New evidence of interhuman aggression and human induced trauma 126,000 years ago

November 21, 2011
This is the right superolateral view of the Maba cranium showing the position (A) and detail (B) of the depressed lesion. Credit: University of the Witwatersrand

The study of a cranium of an East Asian human from the late Middle Pleistocene age from Maba, China, brings to the fore evidence that interhuman aggression and human induced trauma occurred 126,000 years ago.

The report, published today in the , suggests that a 14mm ridged, healed lesion with bone depressed inward to the brain resulted from localised blunt force trauma due to an accident or, more probably, interhuman .

"This wound is very similar to what is observed today when someone is struck forcibly with a heavy blunt object. As such it joins a small sample of Ice Age humans with probable evidence of humanly induced trauma, and could possibly be the oldest example of interhuman aggression and human induced trauma documented. Its remodelled, healed condition also indicates the survival of a serious , a circumstance that is increasingly documented for archaic and modern Homo through the Pleistocene," comments Prof. Lynne Schepartz from the School of Anatomical Sciences at the University of the Witwatersrand, one of the co-authors of the paper.

This is the reconstructed Maba 1 cranium (A) Right lateral view (B) anterior view (C) left lateral view (D) posterior view (E) superior view (F) basal view Credit: University of the Witwatersrand

"It is not possible to assess whether the incident was accidental or intentional, or whether it resulted from a short-term disagreement, or premeditated aggression."

Why is this study important?

"The identification of traumatic in human fossils is of interest for assessing the relative risk of injury to different human groups, the location of trauma, and the behavioural implications," adds Schepartz.

"It also helps us to identify and understand some the earliest forms of interhuman aggression, and the abilities of Pleistocene humans to survive serious injury and post-traumatic disabilities. Maba would have needed social support and help in terms of care and feeding to recover from this wound."

These are CT reconstructions depicting the lesion on the Maba cranium. Credit: University of the Witwatersrand

The Maba cranium was discovered with the remains of other mammals in June 1958, in a cave at Lion Rock in Guangdong province, China. The Maba cranium and associated animal bones were unearthed at a depth of 1 metre by farmers removing cave sediments for fertiliser.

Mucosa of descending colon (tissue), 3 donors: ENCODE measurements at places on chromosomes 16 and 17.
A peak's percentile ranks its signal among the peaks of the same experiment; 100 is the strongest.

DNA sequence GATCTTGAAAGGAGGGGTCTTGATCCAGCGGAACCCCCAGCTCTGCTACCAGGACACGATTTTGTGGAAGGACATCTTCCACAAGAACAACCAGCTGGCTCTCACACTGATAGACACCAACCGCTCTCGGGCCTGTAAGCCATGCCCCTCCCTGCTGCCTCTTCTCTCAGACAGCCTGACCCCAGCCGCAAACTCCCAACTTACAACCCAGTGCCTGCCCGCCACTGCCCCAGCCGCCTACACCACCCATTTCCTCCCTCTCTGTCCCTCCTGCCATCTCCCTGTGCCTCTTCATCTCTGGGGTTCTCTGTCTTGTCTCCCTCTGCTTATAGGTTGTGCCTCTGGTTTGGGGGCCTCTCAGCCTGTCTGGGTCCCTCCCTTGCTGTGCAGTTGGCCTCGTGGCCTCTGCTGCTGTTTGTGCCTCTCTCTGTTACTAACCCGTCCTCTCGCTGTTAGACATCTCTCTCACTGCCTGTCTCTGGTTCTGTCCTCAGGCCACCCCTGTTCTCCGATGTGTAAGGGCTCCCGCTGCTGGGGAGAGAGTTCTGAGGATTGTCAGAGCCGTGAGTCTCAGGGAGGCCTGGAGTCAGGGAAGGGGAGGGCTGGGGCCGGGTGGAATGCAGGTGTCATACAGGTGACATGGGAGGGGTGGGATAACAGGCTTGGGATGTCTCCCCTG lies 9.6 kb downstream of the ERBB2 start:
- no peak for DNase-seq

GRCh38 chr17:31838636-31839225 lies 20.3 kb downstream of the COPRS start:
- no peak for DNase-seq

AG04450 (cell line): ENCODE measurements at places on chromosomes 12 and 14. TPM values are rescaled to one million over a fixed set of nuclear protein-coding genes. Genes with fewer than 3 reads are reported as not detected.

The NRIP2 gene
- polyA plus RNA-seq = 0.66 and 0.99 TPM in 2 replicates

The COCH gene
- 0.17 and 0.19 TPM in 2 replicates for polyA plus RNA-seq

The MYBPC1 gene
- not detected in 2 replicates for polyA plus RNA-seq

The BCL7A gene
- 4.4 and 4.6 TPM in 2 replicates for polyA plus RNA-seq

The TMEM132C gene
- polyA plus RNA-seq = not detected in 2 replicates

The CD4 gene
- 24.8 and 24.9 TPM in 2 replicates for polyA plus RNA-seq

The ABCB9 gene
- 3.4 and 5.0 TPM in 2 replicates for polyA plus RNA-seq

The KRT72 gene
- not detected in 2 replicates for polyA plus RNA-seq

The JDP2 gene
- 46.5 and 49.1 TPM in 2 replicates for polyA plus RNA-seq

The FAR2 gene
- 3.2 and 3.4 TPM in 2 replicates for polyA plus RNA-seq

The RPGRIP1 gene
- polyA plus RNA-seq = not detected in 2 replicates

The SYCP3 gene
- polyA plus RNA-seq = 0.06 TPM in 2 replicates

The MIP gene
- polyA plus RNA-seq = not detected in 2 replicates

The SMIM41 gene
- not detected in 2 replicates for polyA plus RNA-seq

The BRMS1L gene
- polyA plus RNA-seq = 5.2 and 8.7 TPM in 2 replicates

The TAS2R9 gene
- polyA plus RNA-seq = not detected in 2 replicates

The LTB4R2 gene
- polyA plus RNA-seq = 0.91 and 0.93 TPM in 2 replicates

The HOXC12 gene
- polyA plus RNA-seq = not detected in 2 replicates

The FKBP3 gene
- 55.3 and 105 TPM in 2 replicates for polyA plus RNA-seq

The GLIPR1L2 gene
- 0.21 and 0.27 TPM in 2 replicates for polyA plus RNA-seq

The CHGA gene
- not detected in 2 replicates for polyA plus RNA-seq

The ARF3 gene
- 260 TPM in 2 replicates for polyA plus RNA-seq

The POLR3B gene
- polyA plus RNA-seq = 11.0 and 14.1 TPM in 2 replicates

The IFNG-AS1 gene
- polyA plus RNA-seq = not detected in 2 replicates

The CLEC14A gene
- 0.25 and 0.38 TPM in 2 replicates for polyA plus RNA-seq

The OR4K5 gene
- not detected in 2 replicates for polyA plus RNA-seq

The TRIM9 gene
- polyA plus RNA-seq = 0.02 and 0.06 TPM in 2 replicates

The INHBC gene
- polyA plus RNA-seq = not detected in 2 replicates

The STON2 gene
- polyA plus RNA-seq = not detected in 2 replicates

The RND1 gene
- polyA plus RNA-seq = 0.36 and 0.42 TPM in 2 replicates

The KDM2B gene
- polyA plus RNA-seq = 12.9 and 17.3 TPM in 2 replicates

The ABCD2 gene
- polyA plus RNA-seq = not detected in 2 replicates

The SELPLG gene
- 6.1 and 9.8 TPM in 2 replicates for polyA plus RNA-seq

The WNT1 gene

The Maba cranium, which is housed in the Institute of Vertebrate Paleontology and Paleoanthropology at the Chinese Academy of Sciences, was analysed visually using stereomicroscopy and a high-resolution industrial CT scanner. This state-of-the-art imaging technology enabled the researchers to investigate the inner structure of the bone to verify that healing had occurred.

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3 comments

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Jeffhans1
2.3 / 5 (3) Nov 21, 2011
Wait according to what I just read in the article, they determined someone survived brain trauma. No where does it identify how this injury occurred. This seems to be another example of people drawing conclusions with insufficient evidence. Hunting with Stone Age tools was a very dangerous and accident prone occupation.
gwrede
2.3 / 5 (3) Nov 21, 2011
Wow, humans were aggressive already at that time. OMG! -- Of course any non-scientist could have told these guys that our ancestors most likely were aggressive already before the time of the dinosaurs. The dinosaurs were, and even the smallest insects are. Amazing news would be if we haven't always been.
StarGazer2011
1.9 / 5 (8) Nov 21, 2011
Its a post-socialist article of faith that primitive humans were peace loving, and its only european culture and material posessions which created violence. This article needs to be viewed through that cultural prejudice.

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